A New Look
By Eliza Borné
“Mute Swan” (2019), by Brian Galderisi
A Letter from the Editor
When I was named editor of the Oxford American in 2015, people liked to ask if, now that I was in charge, the magazine would change. It may be a maxim that change is hard, but it is also true that novelty is exciting. I sometimes figured that I was disappointing readers when I responded that while the magazine would certainly evolve on my watch—I’d cite my desire to be intentional in publishing writers and stories more reflective of the South in which I live (more women, more writers of color, more representation of diverse communities)—I was not, in fact, planning to blow up something I thought was generally working pretty well already. My predecessor, Roger D. Hodge, had redesigned the magazine in 2013, the same year he hired me, introducing Points South (our eclectic front section) and Omnivore (a section of cultural commentary in the back of the book). He invested in serious reporting and continued the OA’s practice of examining the South from many angles, refusing to define a place so many like to peg. By the time I was promoted to the editor’s chair two years after that redesign, I felt like the “new” Oxford American was just getting started. I decided to stay the course.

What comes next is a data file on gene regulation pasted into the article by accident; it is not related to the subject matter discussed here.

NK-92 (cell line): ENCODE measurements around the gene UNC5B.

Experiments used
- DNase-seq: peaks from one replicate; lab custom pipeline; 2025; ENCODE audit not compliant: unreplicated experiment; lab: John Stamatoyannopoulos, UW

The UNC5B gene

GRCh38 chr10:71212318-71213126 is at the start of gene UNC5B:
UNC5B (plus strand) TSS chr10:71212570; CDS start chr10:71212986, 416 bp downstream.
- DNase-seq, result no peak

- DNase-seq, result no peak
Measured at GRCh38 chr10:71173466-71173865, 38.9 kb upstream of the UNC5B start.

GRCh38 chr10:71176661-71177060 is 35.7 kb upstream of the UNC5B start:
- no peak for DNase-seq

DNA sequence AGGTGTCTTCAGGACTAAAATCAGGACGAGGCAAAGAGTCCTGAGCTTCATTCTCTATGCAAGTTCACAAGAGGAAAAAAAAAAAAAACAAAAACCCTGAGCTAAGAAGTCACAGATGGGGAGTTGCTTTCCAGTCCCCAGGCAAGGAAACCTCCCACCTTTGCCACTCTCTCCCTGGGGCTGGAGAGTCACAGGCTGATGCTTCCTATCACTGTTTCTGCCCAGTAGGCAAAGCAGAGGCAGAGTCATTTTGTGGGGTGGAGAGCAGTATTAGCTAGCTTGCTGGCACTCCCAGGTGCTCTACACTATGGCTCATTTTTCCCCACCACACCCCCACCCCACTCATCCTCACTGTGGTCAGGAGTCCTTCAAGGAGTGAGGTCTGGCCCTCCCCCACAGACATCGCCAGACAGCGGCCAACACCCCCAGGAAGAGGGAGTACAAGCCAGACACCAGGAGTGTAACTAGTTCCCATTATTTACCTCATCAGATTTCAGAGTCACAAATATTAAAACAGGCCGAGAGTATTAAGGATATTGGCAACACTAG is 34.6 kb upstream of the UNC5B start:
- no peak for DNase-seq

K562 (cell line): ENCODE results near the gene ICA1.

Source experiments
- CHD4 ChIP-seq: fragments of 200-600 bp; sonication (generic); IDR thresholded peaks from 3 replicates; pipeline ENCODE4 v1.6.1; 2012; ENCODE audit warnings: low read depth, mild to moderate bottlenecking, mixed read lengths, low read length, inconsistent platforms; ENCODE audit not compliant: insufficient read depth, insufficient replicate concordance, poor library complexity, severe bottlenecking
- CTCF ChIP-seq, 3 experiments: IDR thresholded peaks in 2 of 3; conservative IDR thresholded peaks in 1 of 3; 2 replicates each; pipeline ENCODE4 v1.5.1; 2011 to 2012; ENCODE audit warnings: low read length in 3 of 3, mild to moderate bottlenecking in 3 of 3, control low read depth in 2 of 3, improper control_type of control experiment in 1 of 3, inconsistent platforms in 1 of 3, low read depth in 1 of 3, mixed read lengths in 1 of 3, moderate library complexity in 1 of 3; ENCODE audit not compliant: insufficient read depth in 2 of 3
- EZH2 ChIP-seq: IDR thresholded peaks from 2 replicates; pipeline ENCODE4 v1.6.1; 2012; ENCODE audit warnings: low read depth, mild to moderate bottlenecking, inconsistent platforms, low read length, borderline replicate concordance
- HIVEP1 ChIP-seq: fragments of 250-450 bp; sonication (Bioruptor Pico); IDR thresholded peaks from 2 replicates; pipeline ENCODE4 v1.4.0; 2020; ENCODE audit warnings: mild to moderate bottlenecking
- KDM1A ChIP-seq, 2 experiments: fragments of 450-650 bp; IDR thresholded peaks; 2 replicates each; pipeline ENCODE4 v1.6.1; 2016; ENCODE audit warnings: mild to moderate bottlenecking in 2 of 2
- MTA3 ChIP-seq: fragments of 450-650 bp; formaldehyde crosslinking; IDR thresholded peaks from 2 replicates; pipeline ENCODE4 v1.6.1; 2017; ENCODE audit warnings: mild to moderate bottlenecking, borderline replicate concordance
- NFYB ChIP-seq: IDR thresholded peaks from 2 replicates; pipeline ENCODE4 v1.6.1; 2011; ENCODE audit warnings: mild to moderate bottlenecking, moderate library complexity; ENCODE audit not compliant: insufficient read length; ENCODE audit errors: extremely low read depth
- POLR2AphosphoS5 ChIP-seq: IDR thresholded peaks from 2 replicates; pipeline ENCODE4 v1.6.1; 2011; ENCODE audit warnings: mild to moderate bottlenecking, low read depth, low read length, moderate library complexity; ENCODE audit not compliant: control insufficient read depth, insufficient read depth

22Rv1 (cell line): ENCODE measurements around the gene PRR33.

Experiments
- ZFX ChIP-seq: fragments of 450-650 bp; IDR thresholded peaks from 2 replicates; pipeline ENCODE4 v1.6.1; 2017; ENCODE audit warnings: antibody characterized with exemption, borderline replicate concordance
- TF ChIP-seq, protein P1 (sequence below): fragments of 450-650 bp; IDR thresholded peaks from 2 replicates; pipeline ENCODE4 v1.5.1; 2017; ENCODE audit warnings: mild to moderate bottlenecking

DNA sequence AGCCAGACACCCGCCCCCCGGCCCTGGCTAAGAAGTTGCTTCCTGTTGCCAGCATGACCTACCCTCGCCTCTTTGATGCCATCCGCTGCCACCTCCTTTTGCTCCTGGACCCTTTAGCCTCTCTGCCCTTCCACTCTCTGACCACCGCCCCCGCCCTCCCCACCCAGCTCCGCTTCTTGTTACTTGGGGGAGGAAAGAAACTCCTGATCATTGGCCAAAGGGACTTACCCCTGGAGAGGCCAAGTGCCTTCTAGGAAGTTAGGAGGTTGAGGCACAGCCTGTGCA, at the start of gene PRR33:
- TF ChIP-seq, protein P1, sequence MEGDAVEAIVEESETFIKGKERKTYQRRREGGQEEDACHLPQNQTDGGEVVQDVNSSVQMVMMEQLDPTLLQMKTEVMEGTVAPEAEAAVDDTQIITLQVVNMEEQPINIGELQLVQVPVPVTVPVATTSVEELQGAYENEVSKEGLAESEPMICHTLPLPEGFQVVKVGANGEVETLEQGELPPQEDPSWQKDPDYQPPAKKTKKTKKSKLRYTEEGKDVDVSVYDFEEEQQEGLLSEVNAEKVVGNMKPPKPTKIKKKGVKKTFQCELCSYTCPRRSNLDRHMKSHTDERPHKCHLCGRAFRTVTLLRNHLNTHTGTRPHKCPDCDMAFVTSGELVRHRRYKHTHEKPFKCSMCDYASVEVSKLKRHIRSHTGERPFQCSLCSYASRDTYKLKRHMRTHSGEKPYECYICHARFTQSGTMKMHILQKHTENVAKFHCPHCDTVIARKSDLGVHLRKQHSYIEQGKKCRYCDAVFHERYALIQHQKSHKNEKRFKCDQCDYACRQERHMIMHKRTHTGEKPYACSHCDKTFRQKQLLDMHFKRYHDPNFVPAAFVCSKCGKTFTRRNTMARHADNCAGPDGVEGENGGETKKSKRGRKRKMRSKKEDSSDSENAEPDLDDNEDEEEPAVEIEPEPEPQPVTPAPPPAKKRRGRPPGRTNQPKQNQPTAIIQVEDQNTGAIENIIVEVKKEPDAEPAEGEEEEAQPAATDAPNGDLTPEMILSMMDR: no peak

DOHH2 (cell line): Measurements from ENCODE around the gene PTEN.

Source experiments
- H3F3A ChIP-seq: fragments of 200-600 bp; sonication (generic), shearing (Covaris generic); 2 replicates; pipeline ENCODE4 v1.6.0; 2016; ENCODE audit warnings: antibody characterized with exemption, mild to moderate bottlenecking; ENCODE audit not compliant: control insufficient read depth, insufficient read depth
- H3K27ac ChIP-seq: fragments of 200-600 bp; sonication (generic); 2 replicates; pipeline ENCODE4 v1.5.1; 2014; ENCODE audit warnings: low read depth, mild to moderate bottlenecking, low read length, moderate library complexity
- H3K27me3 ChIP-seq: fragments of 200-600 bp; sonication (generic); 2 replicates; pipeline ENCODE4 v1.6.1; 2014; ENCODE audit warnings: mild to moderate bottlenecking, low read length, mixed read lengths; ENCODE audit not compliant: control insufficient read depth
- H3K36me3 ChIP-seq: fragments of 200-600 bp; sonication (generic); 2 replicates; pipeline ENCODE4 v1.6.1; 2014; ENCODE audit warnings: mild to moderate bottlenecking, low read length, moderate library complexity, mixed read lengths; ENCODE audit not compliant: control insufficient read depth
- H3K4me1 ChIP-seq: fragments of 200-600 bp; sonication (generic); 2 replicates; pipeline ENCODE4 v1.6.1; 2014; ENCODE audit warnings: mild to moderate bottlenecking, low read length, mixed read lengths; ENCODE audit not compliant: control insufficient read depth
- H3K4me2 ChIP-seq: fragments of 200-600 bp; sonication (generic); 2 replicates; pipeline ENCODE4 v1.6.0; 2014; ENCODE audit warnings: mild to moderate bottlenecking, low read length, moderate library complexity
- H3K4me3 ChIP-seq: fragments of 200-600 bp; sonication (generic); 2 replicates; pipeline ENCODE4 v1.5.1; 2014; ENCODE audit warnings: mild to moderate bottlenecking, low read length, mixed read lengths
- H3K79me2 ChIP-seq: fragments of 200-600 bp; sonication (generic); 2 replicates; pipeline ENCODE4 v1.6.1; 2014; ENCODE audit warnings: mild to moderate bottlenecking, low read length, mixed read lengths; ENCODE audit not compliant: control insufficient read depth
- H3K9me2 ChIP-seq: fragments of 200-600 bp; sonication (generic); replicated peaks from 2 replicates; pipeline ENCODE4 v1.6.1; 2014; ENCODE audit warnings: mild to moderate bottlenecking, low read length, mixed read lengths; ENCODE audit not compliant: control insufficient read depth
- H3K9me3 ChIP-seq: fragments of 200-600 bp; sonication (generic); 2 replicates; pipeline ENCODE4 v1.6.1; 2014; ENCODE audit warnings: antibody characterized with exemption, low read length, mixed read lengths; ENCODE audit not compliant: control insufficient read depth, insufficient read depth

And the magazine was evolving—in ways both subtle and significant. An early-career editor without a long list of contacts, I relished taking chances on young or unknown talent. With the support of an enthusiastic editorial staff, I corrected what I viewed as oversights in our archive, like giving hip-hop its due in our long-running music issue series. And I leaned in to the OA’s unconventional identity. As a nonprofit, independent publication, the OA exists in an undefined space between literary journal and glossy general-interest magazine. We can embrace the best of both traditions as we see fit: publishing multi-page poems and longform reportage, fine artwork and photojournalism. A recent major grant from Arkansas’s Windgate Foundation solidified our ability to devote substantial resources to publishing fine art, and this winter we brought on a new design team. At the beginning of the year, I started to think it was time, finally, for a new look.
In 2002, the Oxford American relocated from Mississippi to Arkansas, and with the move came a new logo, which had a good run for seventeen years. The emphasis was on “Oxford,” the magazine’s hometown, though it had just moved operations two-hundred miles up the road to Little Rock. What you see on the cover today, created by our art directors Milton Carter and Mike Reddy, is bolder and more contemporary—and also in keeping with our original design, giving “Oxford” and “American” equal weight. We’ve stripped down the cover, keeping the focus on the imagery. In his OA debut, Curran Hatleberg provides this issue’s artwork, a striking and ambiguous scene playing out in front of an azalea explosion.